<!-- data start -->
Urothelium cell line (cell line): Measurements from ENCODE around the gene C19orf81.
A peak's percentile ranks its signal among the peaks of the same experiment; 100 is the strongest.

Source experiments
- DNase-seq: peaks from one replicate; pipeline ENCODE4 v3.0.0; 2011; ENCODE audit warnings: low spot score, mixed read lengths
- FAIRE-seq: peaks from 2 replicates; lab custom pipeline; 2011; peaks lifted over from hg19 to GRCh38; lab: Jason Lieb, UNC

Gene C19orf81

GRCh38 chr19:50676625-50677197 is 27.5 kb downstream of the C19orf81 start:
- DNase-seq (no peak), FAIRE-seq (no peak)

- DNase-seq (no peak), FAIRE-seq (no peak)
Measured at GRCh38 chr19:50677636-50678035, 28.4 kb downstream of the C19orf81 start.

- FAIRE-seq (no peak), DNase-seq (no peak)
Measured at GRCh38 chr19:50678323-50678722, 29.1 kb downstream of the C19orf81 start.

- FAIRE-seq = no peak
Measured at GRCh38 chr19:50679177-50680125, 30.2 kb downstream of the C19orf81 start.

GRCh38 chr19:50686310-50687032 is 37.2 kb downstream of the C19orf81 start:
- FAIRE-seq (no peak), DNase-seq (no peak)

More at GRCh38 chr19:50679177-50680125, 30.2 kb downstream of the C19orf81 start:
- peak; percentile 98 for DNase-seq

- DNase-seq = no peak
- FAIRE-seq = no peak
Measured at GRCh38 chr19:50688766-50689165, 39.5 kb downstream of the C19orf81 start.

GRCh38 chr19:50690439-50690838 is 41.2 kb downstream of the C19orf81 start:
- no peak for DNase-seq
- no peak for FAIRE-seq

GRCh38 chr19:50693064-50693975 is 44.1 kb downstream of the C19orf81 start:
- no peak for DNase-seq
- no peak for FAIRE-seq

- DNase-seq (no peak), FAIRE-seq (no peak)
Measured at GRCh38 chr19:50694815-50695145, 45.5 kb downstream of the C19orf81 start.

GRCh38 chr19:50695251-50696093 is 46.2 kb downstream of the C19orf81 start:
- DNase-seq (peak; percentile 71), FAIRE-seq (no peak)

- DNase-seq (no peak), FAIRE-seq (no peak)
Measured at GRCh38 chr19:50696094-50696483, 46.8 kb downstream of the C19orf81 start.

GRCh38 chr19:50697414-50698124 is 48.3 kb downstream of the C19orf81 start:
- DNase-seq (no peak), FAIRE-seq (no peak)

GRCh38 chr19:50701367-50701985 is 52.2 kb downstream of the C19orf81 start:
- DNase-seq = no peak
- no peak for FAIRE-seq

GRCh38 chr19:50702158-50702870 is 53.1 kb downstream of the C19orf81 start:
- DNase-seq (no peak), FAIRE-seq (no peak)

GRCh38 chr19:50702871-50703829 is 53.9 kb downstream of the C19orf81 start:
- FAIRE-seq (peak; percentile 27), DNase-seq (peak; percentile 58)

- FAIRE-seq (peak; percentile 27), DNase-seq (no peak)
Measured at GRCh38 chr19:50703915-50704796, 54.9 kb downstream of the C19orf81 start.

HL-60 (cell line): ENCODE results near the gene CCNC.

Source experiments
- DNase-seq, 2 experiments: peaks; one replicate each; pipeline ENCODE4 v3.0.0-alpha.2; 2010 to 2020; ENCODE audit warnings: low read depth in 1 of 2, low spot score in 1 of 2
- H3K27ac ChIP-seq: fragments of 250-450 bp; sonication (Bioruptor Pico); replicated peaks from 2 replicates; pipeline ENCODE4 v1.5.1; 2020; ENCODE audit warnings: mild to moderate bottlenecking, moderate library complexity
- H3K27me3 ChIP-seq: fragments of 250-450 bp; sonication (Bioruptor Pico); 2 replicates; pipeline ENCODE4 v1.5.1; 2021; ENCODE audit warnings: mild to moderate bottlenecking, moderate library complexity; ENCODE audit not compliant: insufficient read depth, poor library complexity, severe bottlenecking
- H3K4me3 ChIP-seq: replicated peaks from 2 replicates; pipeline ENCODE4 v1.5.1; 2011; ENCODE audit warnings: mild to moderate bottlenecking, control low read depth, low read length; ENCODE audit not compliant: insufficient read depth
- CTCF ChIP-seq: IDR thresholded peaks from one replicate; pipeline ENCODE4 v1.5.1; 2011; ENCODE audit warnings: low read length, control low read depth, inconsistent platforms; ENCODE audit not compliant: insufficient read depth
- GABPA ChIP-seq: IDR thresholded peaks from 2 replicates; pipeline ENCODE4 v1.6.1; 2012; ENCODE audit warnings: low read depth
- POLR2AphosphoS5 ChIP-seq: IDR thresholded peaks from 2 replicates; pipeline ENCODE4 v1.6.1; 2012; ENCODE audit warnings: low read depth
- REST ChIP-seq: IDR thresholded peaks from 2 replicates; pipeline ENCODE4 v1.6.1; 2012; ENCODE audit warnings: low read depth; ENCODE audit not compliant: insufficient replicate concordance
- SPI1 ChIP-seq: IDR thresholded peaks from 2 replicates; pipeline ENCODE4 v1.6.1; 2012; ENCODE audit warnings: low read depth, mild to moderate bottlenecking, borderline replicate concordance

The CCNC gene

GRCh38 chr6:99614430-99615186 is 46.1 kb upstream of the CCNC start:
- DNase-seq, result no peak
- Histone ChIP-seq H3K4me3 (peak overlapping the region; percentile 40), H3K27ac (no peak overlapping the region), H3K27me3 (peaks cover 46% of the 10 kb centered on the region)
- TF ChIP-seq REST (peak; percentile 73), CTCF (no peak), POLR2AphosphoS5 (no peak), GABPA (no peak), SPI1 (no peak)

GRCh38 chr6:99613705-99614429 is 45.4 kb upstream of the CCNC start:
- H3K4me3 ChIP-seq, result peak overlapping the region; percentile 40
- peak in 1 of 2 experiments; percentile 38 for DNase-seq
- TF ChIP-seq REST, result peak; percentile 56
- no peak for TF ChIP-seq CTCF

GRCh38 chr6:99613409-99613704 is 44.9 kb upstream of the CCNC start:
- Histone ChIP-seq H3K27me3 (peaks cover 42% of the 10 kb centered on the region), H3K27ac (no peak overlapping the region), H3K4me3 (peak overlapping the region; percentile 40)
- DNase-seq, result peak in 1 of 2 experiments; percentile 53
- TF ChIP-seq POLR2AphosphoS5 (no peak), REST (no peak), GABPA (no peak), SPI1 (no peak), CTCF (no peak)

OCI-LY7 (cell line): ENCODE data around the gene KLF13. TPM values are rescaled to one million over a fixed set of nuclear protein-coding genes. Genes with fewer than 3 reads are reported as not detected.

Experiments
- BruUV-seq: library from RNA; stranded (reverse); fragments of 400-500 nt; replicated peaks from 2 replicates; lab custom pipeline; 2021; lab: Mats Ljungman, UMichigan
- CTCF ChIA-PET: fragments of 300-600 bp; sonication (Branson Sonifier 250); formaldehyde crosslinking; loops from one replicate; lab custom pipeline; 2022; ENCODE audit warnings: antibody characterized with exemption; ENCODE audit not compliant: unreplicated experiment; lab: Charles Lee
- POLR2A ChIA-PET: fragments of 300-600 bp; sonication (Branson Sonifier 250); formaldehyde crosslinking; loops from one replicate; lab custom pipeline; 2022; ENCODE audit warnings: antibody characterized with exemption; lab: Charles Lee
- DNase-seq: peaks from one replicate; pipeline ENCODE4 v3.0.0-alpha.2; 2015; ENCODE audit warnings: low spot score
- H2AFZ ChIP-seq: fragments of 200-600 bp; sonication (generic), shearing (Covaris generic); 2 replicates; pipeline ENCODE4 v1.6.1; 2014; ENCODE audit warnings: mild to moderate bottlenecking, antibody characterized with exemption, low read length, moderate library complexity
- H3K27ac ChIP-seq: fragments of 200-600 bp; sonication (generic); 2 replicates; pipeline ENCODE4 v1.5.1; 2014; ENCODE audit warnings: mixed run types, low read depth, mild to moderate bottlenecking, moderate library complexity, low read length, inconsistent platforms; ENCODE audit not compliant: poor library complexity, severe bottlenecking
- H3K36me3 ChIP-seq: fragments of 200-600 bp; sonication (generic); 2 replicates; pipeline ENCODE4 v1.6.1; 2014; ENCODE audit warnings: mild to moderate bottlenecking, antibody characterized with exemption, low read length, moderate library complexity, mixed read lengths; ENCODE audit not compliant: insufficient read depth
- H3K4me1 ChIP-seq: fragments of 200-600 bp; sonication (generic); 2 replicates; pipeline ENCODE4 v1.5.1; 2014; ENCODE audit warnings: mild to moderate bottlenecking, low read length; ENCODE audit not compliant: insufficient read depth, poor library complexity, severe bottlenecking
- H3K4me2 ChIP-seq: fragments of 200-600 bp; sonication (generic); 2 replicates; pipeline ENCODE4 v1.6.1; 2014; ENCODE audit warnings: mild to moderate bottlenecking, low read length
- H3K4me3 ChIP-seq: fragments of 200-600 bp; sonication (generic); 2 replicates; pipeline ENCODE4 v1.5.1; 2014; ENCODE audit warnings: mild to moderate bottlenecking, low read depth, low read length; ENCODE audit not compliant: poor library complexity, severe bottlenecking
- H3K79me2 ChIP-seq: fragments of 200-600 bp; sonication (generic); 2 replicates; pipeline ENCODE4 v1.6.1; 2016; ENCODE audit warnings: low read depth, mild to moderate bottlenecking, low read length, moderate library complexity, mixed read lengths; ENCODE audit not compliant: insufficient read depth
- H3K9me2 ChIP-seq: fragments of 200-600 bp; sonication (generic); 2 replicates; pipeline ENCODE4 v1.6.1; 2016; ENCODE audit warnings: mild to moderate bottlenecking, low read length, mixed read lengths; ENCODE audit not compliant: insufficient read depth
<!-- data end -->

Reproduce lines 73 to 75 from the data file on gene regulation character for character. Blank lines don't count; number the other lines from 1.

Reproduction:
- CTCF ChIA-PET: fragments of 300-600 bp; sonication (Branson Sonifier 250); formaldehyde crosslinking; loops from one replicate; lab custom pipeline; 2022; ENCODE audit warnings: antibody characterized with exemption; ENCODE audit not compliant: unreplicated experiment; lab: Charles Lee
- POLR2A ChIA-PET: fragments of 300-600 bp; sonication (Branson Sonifier 250); formaldehyde crosslinking; loops from one replicate; lab custom pipeline; 2022; ENCODE audit warnings: antibody characterized with exemption; lab: Charles Lee
- DNase-seq: peaks from one replicate; pipeline ENCODE4 v3.0.0-alpha.2; 2015; ENCODE audit warnings: low spot score